The festive season is a perfect time to celebrate dinners at home and being a host or guest to your close relatives, friends or colleagues. I have personally come across many sticky situations like, ‘Which fork or knife do I use first?‘ to ‘How do I place the cutlery once I am done eating?’. So here is a quick fix guide by Namita Jain, Wellness Expert on the do’s and don’ts of dining etiquette, shared at the Kishco launch event.
1. Setting Up The Table
Dinner plate (meal plate) – This is the “hub of the wheel”, and the first thing to be set on the table. Bread plate goes to the left of the dinner plate. Water glasses – or drinking glasses of any kind are placed at the top right of the dinner plate.
To Remember Placement, think of the acronym BMW – the rule of Bread, then Meal , and then Water.
2. Use of Cutlery
The forks are placed to the left of the plate; the Knives (with the cutting edge always facing inwards) and the spoons go to the right, the butter knife is placed on the bread plate.
Cutlery is always placed in order of usage, start with the cutlery placed at the outward extremities and work your way inwards with each course.
3. Placement of the Napkin/Serviette
The napkin is folded or put in a napkin ring and placed in the centre of the dinner plate or to the left of the forks.
Place the napkin on your lap with the folded side toward you (do not tuck your napkin in your shirt).
While excusing yourself from the table during a meal for a brief time, place the napkin on the seat and then push in the chair. At the end of the meal loosely fold it and put it on the left side of the plate.
Do not use your napkin to wipe sweat or blow your nose, you can use is to dab your mouth if required.
4. Bag & Baggage
Do not place your bag on the table (it is impolite). A big bag may be kept on a chair (if that’s possible) or under your chair or table (so that no one trips on it).
A clutch may be placed on your lap and your napkin should be placed on it. Also, special bag hooks are available which one can attach to your chair and hang your purse.
5. Etiquette Basics
Eat slowly. Chew with your mouth closed. Don’t make rude noises like burping or loud chewing sounds.
Always say ‘please’ when requesting for something. Say ‘thank you’ when you are served. Say ‘ No thank you’ if you don’t want a certain dish.
Say ‘may I please be excused’ if you need to leave the table.
When asked to pass salt or pepper, you must pass both together, even if only one has been requested.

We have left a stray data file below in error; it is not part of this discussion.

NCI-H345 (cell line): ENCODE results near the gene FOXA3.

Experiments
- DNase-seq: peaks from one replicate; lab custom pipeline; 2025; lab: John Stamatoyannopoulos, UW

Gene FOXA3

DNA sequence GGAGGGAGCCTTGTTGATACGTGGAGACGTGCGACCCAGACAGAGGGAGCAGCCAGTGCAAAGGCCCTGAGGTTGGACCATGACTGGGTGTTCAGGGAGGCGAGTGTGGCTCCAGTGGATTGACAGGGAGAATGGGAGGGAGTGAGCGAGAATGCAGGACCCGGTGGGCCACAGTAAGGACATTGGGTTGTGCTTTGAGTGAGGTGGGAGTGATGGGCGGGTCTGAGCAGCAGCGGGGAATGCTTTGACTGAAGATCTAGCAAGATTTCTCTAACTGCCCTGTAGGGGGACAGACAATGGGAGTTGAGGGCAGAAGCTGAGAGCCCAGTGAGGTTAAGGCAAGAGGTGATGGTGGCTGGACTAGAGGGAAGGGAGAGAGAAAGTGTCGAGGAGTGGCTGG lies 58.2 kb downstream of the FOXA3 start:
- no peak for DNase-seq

Always pass a dish with your right hand and the same is to be received from your left hand.
While resting during the meal, place your cutlery in a crossed position as shown in the picture below:
At the end of the meal, the knife (the cutting edge facing inwards) and fork should be placed in the 11 o’clock position.
6. Courtesy Rules
It is a courtesy to be on time.(There’s nothing like being fashionably late)
Please switch off or silence your mobile, it’s a courtesy you owe your host and fellow diners.
While at a restaurant, never shout out to the waiter. Make eye contact. And in case your eyes don’t meet, raise your right hand with the index finger slightly raised.
7. Posture Perfect
Lean slightly forward while eating, your spine should be in a straight but relaxed position and not hunched over a meal. Your torso should be at a distance of two palms away from the table. Keep elbows (and other body parts!) off the table while eating.
Bring the food to your mouth, don’t take your mouth (or dive) to the food.
Avoid fidgeting – example, touching your face, combing your hair , grooming yourself.. while at the table.
8. Faux Pas To Avoid
Soup is always eaten, never drunk or slurped! Soup must be eaten with a motion of skimming the spoon away from you and scooping it up using the rim of the bowl.
Avoid using toothpicks in front of guests. Ideally, you should go to the restroom to remove the food stuck in your teeth. But if you must use the toothpick in front of guests, use one hand to cover your mouth while doing so.
Confused about which glass or bread plate is yours? Remember the acronym BMW – the rule of Bread, then Meal, then Water as you sit. This helps to remember which plate and glass you must use.
Confused about which cutlery to use? Always use the cutlery farthest away from your plate and work your way inwards with each subsequent course.
Where should the guest of honour be seated? The guest of honour should always to seated to the host’s right. (The host sits at the head of the table, guests never sit at the head of the table).
Your style, your attention to detail, your body language communicates strongly with your guests. Keep it classy. Ciao. 🙂
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